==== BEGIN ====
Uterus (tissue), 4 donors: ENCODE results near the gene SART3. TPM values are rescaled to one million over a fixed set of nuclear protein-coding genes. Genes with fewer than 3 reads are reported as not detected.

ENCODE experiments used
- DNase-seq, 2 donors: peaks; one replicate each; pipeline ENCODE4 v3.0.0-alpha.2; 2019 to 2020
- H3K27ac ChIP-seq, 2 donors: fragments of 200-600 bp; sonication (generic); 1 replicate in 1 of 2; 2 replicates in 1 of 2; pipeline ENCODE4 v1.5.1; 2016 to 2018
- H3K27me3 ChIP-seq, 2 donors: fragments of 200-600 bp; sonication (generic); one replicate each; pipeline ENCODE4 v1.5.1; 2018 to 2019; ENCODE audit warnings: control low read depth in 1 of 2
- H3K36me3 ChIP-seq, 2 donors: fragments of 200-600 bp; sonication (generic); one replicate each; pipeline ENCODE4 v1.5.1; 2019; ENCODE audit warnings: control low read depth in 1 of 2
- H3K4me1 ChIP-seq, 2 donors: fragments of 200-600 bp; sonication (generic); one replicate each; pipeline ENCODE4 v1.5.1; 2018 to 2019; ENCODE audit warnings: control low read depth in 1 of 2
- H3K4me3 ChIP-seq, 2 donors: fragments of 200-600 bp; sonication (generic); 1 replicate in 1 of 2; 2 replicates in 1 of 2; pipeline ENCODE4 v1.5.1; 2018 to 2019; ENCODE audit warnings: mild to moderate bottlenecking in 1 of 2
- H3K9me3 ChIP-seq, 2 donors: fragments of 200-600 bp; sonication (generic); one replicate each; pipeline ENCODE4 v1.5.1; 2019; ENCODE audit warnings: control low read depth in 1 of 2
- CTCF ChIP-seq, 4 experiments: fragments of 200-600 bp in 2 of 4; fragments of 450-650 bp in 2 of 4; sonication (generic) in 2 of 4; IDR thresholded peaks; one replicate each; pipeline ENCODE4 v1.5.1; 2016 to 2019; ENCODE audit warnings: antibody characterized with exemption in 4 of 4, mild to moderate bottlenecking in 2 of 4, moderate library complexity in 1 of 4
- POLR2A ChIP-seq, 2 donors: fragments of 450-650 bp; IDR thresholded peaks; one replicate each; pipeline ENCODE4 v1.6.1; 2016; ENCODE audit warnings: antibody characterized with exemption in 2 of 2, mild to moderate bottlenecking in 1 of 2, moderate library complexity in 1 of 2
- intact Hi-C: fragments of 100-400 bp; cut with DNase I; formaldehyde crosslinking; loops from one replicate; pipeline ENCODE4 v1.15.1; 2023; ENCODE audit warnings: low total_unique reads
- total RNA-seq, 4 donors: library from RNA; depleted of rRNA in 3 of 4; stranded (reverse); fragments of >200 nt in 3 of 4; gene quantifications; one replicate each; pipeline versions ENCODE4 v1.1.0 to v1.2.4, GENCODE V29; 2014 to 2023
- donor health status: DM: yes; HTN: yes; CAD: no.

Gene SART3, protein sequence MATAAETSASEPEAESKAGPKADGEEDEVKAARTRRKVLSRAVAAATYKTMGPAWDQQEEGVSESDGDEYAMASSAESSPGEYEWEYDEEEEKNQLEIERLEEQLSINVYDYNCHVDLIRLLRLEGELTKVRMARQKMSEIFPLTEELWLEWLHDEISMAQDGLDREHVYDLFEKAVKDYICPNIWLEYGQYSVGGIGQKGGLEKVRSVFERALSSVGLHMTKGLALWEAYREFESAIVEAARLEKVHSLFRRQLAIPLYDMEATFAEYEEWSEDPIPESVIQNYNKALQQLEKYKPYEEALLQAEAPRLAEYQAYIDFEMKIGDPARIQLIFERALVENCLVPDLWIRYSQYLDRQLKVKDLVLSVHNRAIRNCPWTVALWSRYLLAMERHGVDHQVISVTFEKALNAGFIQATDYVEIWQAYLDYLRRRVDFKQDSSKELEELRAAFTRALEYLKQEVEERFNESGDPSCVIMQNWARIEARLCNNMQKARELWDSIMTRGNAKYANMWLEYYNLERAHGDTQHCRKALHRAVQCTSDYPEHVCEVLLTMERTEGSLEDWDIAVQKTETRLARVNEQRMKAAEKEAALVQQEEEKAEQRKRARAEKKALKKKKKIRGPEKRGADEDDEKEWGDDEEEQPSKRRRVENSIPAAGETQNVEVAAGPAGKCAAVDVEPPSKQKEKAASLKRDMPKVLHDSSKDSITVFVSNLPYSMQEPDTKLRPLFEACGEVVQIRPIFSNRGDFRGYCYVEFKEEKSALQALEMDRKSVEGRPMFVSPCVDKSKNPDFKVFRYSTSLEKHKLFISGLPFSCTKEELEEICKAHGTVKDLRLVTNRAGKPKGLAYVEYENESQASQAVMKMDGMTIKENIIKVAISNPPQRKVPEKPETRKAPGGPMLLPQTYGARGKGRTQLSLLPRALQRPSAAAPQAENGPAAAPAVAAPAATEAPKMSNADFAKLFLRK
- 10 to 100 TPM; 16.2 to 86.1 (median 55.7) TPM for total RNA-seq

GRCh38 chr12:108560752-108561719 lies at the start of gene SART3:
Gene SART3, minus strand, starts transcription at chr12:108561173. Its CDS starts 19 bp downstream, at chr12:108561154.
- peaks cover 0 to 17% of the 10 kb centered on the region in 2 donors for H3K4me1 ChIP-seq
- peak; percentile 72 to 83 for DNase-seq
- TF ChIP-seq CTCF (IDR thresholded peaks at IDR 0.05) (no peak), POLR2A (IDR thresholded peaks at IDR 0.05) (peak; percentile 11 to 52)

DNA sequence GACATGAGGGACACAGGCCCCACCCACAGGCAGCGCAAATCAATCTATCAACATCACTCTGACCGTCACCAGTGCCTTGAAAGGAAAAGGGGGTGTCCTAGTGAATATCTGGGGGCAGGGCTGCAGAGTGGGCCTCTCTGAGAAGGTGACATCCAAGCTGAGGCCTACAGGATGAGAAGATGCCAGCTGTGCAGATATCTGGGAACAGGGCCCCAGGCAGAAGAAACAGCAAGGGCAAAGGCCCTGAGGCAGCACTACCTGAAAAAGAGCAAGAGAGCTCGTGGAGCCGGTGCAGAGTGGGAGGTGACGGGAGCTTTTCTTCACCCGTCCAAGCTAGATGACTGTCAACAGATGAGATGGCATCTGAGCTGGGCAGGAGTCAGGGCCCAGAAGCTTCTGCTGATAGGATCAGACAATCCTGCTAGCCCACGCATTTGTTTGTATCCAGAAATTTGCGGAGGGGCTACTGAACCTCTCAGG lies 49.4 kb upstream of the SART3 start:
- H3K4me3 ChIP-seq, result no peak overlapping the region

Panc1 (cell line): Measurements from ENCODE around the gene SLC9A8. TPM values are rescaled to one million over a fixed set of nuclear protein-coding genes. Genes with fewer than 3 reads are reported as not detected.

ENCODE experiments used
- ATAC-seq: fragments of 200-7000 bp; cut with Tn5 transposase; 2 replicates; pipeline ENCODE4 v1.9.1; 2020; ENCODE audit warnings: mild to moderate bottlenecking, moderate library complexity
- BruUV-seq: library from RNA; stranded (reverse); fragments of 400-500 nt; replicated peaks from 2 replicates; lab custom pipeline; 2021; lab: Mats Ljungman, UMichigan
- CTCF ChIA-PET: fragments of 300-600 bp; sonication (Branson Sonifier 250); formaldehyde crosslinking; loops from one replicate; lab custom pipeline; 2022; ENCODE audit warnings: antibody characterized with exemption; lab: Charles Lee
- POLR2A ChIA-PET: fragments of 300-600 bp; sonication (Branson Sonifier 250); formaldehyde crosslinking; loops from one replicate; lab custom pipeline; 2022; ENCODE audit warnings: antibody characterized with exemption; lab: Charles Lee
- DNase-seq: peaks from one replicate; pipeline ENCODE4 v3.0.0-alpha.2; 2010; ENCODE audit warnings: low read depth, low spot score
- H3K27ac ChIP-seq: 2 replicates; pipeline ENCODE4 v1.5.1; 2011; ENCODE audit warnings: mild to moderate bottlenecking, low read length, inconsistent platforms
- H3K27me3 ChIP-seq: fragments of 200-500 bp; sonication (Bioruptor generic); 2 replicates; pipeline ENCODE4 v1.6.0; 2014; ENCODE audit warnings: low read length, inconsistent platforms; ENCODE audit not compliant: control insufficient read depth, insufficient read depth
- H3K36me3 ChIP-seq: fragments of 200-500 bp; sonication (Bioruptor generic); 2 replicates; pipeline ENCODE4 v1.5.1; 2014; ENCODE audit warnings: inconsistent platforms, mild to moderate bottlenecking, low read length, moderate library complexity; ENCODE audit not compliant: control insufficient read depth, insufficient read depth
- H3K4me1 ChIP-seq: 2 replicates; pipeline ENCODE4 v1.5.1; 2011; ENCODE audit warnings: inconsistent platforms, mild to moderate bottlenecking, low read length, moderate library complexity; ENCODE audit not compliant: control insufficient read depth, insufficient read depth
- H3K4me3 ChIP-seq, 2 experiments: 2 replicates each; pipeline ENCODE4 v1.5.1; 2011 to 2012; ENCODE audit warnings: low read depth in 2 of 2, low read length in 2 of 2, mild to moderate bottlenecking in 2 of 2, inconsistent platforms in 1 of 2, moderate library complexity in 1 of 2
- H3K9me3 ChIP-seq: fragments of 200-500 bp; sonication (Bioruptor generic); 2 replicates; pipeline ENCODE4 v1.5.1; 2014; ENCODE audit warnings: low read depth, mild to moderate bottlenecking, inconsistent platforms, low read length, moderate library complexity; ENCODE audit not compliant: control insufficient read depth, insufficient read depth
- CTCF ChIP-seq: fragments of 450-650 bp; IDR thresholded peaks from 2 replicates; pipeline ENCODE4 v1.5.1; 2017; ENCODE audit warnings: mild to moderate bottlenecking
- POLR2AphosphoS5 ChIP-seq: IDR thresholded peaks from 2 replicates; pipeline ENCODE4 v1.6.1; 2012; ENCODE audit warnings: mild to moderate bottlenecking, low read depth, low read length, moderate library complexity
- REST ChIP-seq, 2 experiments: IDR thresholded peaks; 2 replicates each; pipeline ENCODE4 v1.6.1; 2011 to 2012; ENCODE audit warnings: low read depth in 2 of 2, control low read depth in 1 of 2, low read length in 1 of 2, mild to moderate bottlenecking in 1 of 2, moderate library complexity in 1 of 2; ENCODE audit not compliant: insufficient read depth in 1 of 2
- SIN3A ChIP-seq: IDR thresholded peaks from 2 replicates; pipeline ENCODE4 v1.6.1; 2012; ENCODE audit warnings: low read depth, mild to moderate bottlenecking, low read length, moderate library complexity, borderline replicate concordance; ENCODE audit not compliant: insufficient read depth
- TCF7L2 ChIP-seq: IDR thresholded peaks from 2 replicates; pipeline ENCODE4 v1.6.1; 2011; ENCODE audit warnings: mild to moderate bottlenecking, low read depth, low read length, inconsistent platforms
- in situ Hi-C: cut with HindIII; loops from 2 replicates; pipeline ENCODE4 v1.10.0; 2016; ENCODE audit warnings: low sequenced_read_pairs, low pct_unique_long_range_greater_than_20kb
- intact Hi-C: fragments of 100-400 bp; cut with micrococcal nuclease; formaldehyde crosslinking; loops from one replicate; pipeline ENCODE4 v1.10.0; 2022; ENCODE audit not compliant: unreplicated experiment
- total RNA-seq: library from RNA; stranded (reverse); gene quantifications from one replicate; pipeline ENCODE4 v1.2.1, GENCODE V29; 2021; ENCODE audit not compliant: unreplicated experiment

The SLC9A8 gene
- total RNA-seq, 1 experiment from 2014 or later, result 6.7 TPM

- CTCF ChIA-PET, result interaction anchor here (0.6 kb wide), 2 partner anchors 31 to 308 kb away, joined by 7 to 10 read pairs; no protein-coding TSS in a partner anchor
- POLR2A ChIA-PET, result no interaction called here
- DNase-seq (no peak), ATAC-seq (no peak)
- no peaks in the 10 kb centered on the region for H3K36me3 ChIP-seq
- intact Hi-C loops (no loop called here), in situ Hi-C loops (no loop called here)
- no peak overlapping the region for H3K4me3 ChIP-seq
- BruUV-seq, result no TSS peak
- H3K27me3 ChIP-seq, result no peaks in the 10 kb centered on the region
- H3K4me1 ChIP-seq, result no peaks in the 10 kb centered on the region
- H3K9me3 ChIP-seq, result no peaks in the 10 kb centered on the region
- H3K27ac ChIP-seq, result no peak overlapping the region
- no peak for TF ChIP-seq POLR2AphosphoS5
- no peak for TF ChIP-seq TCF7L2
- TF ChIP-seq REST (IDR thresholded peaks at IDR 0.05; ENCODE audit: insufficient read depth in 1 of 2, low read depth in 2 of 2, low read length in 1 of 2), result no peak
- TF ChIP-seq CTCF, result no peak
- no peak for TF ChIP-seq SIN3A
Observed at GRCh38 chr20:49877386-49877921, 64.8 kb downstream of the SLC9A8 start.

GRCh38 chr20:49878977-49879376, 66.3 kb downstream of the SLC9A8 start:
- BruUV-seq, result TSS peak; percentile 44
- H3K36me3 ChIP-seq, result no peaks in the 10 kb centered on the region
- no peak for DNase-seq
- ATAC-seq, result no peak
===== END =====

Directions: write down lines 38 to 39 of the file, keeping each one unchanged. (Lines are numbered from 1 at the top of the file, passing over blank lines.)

- POLR2AphosphoS5 ChIP-seq: IDR thresholded peaks from 2 replicates; pipeline ENCODE4 v1.6.1; 2012; ENCODE audit warnings: mild to moderate bottlenecking, low read depth, low read length, moderate library complexity
- REST ChIP-seq, 2 experiments: IDR thresholded peaks; 2 replicates each; pipeline ENCODE4 v1.6.1; 2011 to 2012; ENCODE audit warnings: low read depth in 2 of 2, control low read depth in 1 of 2, low read length in 1 of 2, mild to moderate bottlenecking in 1 of 2, moderate library complexity in 1 of 2; ENCODE audit not compliant: insufficient read depth in 1 of 2